Stop me if you've heard this one. After all the clack-clack-clacking of drafting, and the excruciating bleeding of editing, you have written a book. It's done*. Your work isn't just a pdf file floating out in the information superhighway**, but an actual, physical copy of a book. It smells of glue, and paper, and one day it may smell like the shelf it sat upon for years on end. You can touch it; it has mass. It is a thing that, were it not for you, would not exist in this world. You are filled with a quiet gladness that you had more resolve than you might have previously thought. I can't imagine the experience is anything like having a child. If the child smells like wood pulp and Elmer's, something else is likely wrong. But another key difference lies beyond the elation of the creation:
You have to sell the damned thing.
Online engagement and posts -- like this one -- have their place in the process, but something else will elevate those sales. Face-to-face contact is key. Have you ever tried to sit at a table on your own, peddling your wares to an indifferent public? The first book even I went to after I finished Right - A Novel of Politics went about as well as you'd expect. I sold one book in four hours, to a very nice lady who was far too polite to admit that she thought I was someone else. She may have taken pity. Either way, I hope she enjoyed the book.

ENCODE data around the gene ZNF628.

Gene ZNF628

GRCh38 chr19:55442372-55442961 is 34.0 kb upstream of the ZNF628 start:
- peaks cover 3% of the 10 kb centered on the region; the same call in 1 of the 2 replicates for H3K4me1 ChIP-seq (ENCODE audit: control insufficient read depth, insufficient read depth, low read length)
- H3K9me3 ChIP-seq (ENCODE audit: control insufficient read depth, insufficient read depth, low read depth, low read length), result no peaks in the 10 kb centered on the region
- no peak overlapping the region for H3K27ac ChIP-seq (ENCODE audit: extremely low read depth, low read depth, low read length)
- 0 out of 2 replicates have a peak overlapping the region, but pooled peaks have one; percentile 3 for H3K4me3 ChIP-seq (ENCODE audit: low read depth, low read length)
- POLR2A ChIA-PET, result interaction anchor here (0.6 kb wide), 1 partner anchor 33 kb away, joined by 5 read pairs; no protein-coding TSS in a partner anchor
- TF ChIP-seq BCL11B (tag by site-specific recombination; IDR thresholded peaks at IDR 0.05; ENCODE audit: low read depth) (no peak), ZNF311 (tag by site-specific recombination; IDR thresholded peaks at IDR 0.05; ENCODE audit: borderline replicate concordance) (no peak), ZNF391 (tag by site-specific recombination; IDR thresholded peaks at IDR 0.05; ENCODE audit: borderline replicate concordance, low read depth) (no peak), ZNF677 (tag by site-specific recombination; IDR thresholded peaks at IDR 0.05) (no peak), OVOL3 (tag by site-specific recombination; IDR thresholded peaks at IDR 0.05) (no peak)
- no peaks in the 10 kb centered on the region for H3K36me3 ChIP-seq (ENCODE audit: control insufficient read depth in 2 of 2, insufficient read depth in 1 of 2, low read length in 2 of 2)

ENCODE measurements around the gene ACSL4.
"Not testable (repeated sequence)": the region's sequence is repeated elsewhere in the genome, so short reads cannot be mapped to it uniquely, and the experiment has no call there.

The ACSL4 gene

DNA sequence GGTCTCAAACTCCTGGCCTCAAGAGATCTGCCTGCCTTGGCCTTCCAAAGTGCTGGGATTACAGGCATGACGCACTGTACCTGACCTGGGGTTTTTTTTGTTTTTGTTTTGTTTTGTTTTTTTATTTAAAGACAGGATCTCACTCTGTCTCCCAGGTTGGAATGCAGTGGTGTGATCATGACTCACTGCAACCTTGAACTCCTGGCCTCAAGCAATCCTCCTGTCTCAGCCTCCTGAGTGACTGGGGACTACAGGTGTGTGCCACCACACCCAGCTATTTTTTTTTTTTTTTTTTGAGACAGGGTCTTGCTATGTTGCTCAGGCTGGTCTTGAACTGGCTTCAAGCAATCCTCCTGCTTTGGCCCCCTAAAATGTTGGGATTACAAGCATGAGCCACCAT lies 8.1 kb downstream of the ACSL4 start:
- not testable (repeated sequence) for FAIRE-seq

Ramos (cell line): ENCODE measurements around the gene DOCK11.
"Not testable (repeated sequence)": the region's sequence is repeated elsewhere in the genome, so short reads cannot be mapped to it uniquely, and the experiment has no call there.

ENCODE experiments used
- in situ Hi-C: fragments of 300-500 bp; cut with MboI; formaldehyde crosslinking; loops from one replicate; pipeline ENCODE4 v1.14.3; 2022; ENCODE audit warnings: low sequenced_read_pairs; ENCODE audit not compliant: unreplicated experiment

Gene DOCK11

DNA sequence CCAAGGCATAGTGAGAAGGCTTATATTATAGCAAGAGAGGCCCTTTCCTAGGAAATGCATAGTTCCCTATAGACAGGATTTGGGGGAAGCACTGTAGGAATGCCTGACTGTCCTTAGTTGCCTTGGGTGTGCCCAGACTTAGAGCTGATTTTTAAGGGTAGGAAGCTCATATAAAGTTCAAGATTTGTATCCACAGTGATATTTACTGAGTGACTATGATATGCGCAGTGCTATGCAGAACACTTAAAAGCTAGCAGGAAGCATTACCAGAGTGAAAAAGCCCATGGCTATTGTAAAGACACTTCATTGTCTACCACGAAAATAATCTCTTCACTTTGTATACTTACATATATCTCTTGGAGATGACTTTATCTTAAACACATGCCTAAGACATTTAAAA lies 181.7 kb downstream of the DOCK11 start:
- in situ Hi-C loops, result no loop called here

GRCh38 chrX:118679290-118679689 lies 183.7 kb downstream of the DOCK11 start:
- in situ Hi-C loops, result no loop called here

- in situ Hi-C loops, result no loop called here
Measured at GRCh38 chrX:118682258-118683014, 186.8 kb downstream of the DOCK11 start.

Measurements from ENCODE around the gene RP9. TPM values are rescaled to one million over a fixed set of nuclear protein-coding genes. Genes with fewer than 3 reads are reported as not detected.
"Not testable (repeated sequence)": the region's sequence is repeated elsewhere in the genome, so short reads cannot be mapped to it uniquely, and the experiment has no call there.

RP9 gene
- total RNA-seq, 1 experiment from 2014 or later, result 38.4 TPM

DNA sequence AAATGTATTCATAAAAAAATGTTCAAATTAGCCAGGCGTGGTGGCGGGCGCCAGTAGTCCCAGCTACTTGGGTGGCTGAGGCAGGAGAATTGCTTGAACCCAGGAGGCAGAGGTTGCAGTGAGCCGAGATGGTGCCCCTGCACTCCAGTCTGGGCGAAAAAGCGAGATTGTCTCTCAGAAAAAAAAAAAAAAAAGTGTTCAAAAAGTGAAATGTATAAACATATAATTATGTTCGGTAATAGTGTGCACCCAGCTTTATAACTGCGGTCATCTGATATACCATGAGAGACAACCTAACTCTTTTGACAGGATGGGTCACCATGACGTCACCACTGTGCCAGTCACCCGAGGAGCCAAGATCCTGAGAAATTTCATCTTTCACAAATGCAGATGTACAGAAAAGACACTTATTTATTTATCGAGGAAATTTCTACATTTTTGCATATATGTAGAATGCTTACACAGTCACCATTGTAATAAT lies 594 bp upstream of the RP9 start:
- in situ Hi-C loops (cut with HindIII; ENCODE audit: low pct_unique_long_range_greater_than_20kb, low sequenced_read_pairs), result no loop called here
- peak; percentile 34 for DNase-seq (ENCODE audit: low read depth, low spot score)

Writing is lonely work. It's part of the reason I live for it. The quiet battle with the blank page is as close to a meditative trance as I'm likely to achieve. I believed for so long that making the case for your book should be a similarly long and lonely road. I was certain that going it alone was the only path to success.
I was wrong. There's so much out there to consume. Individually, our work is only a small drop in a churning, ever-expanding ocean of content.
Last weekend, the Nevermore Edits group*** had a huge weekend in sales. I sold plenty of books. Others sold plenty of books. The important thing is that we sold a lot of books. A rising tide lifted all boats, and we all quenched a little bit of our thirst for success in a field that is content to knock us down at every turn. I admire the hell out of these people, and while publishing success may prove tricky for anyone, I would much rather fail with the gang I belong to now, than fail on my own.
*Yes, I know "done" is a relative term. I've only abandoned books when I've published them.
**Apparently, I'm writing this blog entry in 1997. Time travel is hard, folks.
***Made up of myself, the aforementioned Murder folks, and more than a few other brilliant writers working in common purpose.